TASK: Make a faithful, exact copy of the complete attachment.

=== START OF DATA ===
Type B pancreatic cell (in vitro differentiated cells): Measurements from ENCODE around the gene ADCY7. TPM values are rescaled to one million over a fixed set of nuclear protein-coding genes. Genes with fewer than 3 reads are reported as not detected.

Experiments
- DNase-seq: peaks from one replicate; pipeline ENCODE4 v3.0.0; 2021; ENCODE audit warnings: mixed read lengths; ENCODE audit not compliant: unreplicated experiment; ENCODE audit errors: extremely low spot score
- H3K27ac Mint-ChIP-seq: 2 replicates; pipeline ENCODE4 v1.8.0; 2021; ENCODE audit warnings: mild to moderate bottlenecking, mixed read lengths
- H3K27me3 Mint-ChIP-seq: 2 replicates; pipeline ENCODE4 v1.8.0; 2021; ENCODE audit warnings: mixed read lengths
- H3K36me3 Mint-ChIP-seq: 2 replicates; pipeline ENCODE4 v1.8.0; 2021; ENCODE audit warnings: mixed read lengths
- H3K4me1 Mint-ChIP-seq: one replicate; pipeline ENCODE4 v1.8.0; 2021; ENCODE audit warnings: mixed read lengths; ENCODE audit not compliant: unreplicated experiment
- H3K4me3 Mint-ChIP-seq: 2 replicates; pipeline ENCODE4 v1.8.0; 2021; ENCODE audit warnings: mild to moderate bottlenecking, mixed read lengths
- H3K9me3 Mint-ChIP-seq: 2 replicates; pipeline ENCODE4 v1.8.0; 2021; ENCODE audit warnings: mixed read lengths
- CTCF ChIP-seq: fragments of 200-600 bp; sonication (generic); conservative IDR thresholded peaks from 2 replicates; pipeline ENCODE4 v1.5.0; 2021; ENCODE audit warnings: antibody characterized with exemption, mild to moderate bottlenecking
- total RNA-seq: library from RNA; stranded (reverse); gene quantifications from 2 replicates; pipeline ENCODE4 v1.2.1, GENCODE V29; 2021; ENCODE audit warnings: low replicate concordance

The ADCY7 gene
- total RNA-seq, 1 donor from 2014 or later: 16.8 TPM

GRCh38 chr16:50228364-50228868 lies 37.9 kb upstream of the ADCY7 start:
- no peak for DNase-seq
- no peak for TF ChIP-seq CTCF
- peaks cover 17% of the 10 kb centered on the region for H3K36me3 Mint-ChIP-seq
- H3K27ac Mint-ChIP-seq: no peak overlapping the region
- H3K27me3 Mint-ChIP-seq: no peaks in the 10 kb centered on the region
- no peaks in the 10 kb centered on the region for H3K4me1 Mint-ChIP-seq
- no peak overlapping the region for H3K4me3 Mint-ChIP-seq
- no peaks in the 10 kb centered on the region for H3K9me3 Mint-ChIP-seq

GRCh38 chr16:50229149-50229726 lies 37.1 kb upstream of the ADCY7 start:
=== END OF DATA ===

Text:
Type B pancreatic cell (in vitro differentiated cells): Measurements from ENCODE around the gene ADCY7. TPM values are rescaled to one million over a fixed set of nuclear protein-coding genes. Genes with fewer than 3 reads are reported as not detected.

Experiments
- DNase-seq: peaks from one replicate; pipeline ENCODE4 v3.0.0; 2021; ENCODE audit warnings: mixed read lengths; ENCODE audit not compliant: unreplicated experiment; ENCODE audit errors: extremely low spot score
- H3K27ac Mint-ChIP-seq: 2 replicates; pipeline ENCODE4 v1.8.0; 2021; ENCODE audit warnings: mild to moderate bottlenecking, mixed read lengths
- H3K27me3 Mint-ChIP-seq: 2 replicates; pipeline ENCODE4 v1.8.0; 2021; ENCODE audit warnings: mixed read lengths
- H3K36me3 Mint-ChIP-seq: 2 replicates; pipeline ENCODE4 v1.8.0; 2021; ENCODE audit warnings: mixed read lengths
- H3K4me1 Mint-ChIP-seq: one replicate; pipeline ENCODE4 v1.8.0; 2021; ENCODE audit warnings: mixed read lengths; ENCODE audit not compliant: unreplicated experiment
- H3K4me3 Mint-ChIP-seq: 2 replicates; pipeline ENCODE4 v1.8.0; 2021; ENCODE audit warnings: mild to moderate bottlenecking, mixed read lengths
- H3K9me3 Mint-ChIP-seq: 2 replicates; pipeline ENCODE4 v1.8.0; 2021; ENCODE audit warnings: mixed read lengths
- CTCF ChIP-seq: fragments of 200-600 bp; sonication (generic); conservative IDR thresholded peaks from 2 replicates; pipeline ENCODE4 v1.5.0; 2021; ENCODE audit warnings: antibody characterized with exemption, mild to moderate bottlenecking
- total RNA-seq: library from RNA; stranded (reverse); gene quantifications from 2 replicates; pipeline ENCODE4 v1.2.1, GENCODE V29; 2021; ENCODE audit warnings: low replicate concordance

The ADCY7 gene
- total RNA-seq, 1 donor from 2014 or later: 16.8 TPM

GRCh38 chr16:50228364-50228868 lies 37.9 kb upstream of the ADCY7 start:
- no peak for DNase-seq
- no peak for TF ChIP-seq CTCF
- peaks cover 17% of the 10 kb centered on the region for H3K36me3 Mint-ChIP-seq
- H3K27ac Mint-ChIP-seq: no peak overlapping the region
- H3K27me3 Mint-ChIP-seq: no peaks in the 10 kb centered on the region
- no peaks in the 10 kb centered on the region for H3K4me1 Mint-ChIP-seq
- no peak overlapping the region for H3K4me3 Mint-ChIP-seq
- no peaks in the 10 kb centered on the region for H3K9me3 Mint-ChIP-seq

GRCh38 chr16:50229149-50229726 lies 37.1 kb upstream of the ADCY7 start: